Court hears how former Leamington mayor '˜looked shattered' on the day of fatal crash
An elderly bus driver who killed two people when he smashed into a supermarket looked 'shattered' on the day of the crash, a court heard.
Kailash Chander, 80, had just completed three weeks of 17 hour shifts when he ploughed the double decker into a Sainsbury’s on October 3, 2015.
Rowan Fitzgerald, seven, who was sitting on the top deck with his grandfather, was killed along with pedestrian Dora Hancox, 76.
She was hit by the bus as well as a falling lamppost as she walked past a cash machine at the supermarket in Coventry.
A court heard Chander, the former mayor of Leamington, lost control of the Stagecoach bus after ignoring warnings not to work when he was tired.
He was on his seventh consecutive day of working - a day which was supposed to be his rest day - when the crash occurred.
Yesterday (Wednesday September 12) a fellow bus driver told how Chander would take any hours he was offered by Stagecoach who would regular ask him to do additional shifts.
This was despite bosses being told to use him as a “last resort” due to his deteriorating standard of driving in recent months, jurors were told.
Nigel Nicholson, a driver for Stagecoach Midlands, previously known as Midland Red, said he was “gobsmacked” at how shattered Chander looked on the day of the crash.
He told Birmingham Crown Court: “I was driving a singe decker bus on October 3 2015.
“I stopped at the Opposite Parish Church stop in Leamington and saw Kailash Chander standing by a lamp post.
“He looked shattered. He looked like there was something wrong with him. He looked upset about something.
“He did not look his usual self. He’s a nice bloke.
“I thought I would go out and speak to him.
“I said are you all right Doc? [Mr Chander’s nickname]
“He said to me ‘no, I’m not all right’.
“He had just done three weeks solid in Rugby and this was supposed to be his day off. He was leaving his house at 4am and not returning until 9pm.
“He said he had been given a duty to finish and was already running 25 minutes late.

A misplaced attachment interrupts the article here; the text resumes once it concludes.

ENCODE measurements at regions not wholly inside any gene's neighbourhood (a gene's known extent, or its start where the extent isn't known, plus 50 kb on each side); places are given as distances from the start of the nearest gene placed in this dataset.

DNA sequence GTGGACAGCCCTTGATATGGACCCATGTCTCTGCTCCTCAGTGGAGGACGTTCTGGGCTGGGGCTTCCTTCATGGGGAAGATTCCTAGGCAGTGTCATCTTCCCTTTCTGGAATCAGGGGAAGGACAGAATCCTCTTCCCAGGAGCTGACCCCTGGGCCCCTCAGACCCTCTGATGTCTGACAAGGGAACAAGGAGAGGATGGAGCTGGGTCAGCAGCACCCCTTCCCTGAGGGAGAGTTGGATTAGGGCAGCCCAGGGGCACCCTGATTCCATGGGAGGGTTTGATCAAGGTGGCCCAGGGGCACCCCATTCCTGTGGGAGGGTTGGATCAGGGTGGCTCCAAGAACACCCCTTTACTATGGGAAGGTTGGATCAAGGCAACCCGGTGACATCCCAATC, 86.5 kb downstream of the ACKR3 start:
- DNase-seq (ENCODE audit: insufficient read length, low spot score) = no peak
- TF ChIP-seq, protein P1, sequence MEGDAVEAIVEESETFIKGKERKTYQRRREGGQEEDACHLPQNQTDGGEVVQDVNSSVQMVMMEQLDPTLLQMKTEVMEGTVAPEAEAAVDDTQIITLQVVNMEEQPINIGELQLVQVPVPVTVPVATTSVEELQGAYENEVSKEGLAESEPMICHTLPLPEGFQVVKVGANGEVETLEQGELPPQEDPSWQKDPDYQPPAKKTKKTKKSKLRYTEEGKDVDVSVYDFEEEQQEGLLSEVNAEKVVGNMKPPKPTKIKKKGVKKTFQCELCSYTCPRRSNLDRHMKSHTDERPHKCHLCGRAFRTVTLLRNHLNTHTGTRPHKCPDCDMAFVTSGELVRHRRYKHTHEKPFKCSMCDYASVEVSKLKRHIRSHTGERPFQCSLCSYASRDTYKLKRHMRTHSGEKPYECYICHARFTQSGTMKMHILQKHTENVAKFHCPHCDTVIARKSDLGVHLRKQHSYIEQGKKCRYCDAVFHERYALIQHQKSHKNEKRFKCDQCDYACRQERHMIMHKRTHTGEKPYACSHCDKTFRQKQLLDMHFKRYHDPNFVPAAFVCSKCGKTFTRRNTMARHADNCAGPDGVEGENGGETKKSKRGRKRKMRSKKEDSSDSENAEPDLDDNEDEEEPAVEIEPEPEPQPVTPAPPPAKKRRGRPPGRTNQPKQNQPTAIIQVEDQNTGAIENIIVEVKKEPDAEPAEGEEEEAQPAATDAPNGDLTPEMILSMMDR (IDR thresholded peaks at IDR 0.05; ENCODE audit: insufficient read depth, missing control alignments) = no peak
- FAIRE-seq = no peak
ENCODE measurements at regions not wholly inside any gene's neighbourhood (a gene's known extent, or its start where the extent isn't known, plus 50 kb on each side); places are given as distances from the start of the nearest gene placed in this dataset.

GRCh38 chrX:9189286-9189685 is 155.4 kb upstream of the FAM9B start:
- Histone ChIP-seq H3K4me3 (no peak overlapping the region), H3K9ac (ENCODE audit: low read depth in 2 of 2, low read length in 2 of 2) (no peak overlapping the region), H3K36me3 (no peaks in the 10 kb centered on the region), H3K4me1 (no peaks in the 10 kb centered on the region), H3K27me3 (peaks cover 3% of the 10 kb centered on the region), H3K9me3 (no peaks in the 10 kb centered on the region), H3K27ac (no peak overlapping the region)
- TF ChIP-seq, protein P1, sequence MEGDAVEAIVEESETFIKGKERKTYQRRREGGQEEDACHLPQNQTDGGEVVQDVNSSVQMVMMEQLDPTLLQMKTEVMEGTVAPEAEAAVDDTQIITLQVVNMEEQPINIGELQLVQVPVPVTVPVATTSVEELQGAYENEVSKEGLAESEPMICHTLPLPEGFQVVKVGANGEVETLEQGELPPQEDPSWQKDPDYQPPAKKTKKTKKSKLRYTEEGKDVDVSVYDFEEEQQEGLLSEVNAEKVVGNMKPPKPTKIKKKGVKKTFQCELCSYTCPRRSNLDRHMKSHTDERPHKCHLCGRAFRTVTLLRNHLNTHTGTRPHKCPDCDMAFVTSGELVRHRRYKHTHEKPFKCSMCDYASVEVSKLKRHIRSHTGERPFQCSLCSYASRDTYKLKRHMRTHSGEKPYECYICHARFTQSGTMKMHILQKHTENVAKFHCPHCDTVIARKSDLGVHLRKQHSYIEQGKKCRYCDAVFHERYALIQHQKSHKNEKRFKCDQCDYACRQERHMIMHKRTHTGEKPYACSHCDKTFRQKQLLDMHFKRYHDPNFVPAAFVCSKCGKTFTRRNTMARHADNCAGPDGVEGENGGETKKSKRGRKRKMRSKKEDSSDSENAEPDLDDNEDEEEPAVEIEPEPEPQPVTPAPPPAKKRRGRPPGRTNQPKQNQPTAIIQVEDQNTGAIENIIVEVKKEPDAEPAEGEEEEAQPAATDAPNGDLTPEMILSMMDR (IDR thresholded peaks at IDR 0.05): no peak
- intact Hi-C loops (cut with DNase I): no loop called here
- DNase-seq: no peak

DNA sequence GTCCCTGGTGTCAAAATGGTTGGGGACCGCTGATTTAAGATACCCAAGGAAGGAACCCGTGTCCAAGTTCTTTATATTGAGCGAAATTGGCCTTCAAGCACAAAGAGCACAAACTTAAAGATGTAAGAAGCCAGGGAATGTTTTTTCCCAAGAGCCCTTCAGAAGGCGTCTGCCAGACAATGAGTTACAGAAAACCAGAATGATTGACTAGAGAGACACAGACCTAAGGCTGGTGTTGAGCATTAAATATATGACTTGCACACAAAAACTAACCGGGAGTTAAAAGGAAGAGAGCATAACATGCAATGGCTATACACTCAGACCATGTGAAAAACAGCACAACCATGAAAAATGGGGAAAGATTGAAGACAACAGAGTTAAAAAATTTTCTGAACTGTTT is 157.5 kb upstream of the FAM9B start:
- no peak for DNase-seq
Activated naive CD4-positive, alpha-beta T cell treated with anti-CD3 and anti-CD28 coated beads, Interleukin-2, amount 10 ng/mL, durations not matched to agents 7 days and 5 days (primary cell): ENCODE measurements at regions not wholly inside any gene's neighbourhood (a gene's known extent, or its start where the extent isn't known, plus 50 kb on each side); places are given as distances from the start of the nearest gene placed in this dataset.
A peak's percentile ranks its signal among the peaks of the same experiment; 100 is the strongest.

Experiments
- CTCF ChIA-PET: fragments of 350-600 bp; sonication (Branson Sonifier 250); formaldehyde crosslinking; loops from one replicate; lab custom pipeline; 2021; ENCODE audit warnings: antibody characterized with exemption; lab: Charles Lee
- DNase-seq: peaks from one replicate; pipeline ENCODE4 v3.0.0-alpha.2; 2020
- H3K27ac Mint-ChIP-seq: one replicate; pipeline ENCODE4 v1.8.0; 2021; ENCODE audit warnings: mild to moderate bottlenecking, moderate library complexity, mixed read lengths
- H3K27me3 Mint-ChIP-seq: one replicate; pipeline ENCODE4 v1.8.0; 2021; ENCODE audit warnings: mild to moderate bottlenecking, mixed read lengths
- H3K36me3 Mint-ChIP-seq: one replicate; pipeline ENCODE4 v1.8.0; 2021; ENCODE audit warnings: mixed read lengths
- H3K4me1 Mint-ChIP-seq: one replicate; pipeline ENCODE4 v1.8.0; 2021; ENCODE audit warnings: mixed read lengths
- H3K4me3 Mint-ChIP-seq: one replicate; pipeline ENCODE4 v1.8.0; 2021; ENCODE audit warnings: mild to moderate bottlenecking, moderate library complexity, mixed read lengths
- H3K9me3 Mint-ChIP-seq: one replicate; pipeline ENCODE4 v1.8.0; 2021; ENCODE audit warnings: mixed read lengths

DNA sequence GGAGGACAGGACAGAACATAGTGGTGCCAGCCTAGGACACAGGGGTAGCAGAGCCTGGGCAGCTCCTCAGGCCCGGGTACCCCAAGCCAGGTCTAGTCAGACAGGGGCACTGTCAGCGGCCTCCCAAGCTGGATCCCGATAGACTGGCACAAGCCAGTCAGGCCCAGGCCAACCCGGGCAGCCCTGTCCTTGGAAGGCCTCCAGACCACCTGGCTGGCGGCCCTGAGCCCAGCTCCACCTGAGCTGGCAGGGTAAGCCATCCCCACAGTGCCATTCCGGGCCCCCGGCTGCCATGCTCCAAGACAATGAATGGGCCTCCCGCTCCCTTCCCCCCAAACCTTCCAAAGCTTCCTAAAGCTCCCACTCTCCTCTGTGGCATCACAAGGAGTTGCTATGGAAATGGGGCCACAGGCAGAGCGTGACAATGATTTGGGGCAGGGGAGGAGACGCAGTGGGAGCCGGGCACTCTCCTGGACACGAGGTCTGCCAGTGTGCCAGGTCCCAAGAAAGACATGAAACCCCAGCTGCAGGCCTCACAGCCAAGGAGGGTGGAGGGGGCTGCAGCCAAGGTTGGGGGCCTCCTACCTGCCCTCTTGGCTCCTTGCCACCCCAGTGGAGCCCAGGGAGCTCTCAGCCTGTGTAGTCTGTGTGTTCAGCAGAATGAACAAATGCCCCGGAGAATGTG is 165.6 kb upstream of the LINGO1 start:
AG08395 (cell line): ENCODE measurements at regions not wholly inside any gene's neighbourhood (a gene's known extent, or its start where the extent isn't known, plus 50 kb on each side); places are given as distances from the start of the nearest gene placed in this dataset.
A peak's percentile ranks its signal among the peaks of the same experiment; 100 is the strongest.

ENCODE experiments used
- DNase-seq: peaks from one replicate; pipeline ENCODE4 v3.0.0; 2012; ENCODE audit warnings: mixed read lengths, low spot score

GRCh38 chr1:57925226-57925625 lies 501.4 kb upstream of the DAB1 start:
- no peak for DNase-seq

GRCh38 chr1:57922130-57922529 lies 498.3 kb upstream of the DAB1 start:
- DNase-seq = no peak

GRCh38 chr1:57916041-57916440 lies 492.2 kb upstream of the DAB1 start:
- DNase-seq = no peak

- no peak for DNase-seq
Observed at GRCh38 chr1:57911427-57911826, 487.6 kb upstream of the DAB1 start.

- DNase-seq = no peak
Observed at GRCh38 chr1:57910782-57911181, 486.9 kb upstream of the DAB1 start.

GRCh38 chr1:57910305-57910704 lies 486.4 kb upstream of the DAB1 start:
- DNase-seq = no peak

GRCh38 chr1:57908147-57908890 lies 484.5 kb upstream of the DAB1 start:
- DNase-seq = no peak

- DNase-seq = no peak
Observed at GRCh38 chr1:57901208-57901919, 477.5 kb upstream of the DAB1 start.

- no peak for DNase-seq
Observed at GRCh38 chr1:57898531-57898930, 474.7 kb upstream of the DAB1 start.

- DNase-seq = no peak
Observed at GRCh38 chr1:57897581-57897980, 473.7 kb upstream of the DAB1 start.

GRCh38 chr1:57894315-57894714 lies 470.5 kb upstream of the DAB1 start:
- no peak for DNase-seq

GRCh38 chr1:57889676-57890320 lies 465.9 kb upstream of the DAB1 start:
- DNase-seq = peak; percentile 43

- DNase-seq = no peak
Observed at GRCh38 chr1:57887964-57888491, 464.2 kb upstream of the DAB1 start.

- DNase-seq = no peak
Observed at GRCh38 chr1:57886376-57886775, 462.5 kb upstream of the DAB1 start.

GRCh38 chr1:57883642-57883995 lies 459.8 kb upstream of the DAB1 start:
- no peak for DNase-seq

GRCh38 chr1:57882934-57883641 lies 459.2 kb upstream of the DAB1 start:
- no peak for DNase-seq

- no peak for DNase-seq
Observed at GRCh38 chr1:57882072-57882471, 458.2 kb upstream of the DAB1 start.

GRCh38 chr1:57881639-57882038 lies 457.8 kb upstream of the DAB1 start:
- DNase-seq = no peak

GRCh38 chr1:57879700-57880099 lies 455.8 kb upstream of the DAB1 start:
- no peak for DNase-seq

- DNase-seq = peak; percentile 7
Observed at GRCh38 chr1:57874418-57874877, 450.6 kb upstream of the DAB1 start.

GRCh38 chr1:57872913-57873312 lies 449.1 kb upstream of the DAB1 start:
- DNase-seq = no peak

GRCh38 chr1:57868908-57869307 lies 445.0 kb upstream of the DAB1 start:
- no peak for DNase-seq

“I said ‘you look knackered, why don’t you ring them up and tell them to go f**k themselves because you look knackered mate’.
“But Doc being Doc I knew he wouldn’t. I got on my bus and continued on my route.
“He never got angry, that’s why we called him the Doc. He did look knackered. He looked shattered - more than he normally did.
“It was his expression and the way he stood. He just did not look right. I got out to make sure he was all right.
“I was gob-smacked - I was shocked. I remember it well - it’s a day somebody’s life changed forever.
“He was a casual driver and should have been doing two days a week but he was doing more hours than I was [Mr Nicholson was contracted to work 39 hours a week].
“I did not know his age until this happened. I did not realise he was 77. To be 77, he hadn’t aged that bad.
“He would take any hours the company offered him. I’m sure they had his number on speed dial. They knew he wasn’t doing anything else and he wouldn’t say no.
“He didn’t drive at excessive speeds. He was often late on his routes - he was never early.”
A Stagecoach controller, Thomas Grant, made a call to Chander after the accident at 6pm during which Chander said he was “in Sainsbury’s”.
Mr Grant said: “Mr Chander was driving the last X18 out of Coventry that evening.
“He called me at 5.20pm to say he was running about 15 minutes late. I said to continue on his route and we would see how he was doing when he got to Stratford.
“He made no complaint to me. He sounded his normal self.
“When another driver phoned me up, I knew there was an accident.
“He said he could not go into Trinity Street because police had closed the road.
“I was told that a bus had gone into Sainsbury’s.
“I could see on the system Mr Chander was travelling at 0mph. I rang Mr Chander to see what was happening. He sounded shaken up.
“He said ‘I’m in Sainsbury’s’.
“I said have you had an accident and he said ‘yes’. There was screaming and there was people shouting in the background.
“Afterwards I spoke to a police officer and they said ‘there was CCTV in the vehicle, would it be working and could it be taken off?’.
“But it was March 2015 it had last recorded. It should have been working. It should be checked by an engineer every six weeks.
“I am not aware that there is any legal requirement for CCTV on buses. It’s Stagecoach’s policy to check it, but not a legal requirement.
“After Mr Chander came out of the driving school earlier that year, we were told to use him as a last resort and if we were going to use him to speak to management.”
Chander had been charged with two counts of causing death by dangerous driving and two counts of causing serious injury by dangerous driving.
But he was found medically unfit to stand trial and has been excused from attending the ‘finding of facts’ trial.
The case continues.